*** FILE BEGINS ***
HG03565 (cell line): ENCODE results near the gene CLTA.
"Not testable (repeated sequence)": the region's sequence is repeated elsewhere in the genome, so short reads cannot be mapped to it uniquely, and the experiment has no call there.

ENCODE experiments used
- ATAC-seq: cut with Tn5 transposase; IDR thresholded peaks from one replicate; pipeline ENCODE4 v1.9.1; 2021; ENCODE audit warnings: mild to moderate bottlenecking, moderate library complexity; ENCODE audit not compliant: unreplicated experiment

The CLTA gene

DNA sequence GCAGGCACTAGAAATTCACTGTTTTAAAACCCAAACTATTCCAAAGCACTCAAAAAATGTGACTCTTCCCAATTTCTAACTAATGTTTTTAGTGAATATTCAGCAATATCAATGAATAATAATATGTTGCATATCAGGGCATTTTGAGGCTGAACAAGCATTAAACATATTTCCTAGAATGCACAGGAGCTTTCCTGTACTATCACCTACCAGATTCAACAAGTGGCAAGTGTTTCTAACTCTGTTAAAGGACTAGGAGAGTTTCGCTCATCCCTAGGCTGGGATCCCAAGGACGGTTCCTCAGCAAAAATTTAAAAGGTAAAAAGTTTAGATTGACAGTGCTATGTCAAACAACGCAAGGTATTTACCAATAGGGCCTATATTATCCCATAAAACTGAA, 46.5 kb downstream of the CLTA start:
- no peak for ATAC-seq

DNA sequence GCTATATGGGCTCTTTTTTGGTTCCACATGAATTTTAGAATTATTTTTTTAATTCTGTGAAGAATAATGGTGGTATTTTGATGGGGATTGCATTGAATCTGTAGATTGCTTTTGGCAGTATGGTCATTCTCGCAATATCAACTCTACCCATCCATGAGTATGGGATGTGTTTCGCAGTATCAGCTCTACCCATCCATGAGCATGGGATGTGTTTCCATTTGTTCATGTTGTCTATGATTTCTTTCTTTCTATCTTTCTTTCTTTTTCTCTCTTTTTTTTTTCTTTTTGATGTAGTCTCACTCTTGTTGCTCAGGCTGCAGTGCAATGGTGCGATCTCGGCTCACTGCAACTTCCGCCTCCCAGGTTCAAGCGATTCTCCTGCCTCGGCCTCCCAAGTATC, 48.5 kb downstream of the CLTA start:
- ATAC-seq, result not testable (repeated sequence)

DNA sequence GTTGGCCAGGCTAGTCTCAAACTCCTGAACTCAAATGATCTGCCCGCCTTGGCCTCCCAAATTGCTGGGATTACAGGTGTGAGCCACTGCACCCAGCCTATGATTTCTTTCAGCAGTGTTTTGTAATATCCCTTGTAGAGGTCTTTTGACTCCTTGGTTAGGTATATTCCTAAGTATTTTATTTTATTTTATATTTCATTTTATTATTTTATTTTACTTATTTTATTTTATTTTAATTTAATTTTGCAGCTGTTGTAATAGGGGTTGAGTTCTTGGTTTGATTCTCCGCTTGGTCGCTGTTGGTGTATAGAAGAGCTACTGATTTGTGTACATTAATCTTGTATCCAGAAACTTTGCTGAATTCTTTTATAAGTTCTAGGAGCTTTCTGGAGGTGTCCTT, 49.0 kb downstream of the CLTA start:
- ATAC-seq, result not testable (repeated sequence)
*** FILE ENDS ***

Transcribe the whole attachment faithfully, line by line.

HG03565 (cell line): ENCODE results near the gene CLTA.
"Not testable (repeated sequence)": the region's sequence is repeated elsewhere in the genome, so short reads cannot be mapped to it uniquely, and the experiment has no call there.

ENCODE experiments used
- ATAC-seq: cut with Tn5 transposase; IDR thresholded peaks from one replicate; pipeline ENCODE4 v1.9.1; 2021; ENCODE audit warnings: mild to moderate bottlenecking, moderate library complexity; ENCODE audit not compliant: unreplicated experiment

The CLTA gene

DNA sequence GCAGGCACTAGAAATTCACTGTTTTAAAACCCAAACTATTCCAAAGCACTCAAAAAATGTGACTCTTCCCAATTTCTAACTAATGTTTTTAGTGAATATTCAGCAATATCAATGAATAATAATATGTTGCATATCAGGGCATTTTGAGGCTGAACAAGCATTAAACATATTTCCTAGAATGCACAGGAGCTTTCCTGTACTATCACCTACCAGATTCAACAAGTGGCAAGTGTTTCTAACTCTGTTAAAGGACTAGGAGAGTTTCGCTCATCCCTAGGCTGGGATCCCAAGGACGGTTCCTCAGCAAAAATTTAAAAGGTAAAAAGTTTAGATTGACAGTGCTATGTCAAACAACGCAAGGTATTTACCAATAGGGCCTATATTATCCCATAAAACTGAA, 46.5 kb downstream of the CLTA start:
- no peak for ATAC-seq

DNA sequence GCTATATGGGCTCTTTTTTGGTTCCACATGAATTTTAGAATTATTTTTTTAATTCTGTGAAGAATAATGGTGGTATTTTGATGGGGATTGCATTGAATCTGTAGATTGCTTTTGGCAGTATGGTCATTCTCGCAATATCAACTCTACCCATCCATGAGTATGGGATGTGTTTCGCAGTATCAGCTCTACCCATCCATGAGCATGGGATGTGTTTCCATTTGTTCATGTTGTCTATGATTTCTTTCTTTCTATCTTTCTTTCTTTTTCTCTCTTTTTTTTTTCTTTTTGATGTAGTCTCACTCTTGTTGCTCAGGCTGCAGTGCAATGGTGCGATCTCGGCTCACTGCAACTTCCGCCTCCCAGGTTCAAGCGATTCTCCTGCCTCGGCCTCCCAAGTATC, 48.5 kb downstream of the CLTA start:
- ATAC-seq, result not testable (repeated sequence)

DNA sequence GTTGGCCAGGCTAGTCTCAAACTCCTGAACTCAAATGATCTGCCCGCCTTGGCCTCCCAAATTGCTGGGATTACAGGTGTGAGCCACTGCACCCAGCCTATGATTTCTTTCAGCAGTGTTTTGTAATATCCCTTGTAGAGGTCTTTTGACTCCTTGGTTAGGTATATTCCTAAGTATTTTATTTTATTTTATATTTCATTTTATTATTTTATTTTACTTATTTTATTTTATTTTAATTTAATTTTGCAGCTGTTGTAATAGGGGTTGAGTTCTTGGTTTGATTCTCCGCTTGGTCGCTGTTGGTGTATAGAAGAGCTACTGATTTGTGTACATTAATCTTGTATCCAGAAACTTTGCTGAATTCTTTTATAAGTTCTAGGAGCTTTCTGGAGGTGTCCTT, 49.0 kb downstream of the CLTA start:
- ATAC-seq, result not testable (repeated sequence)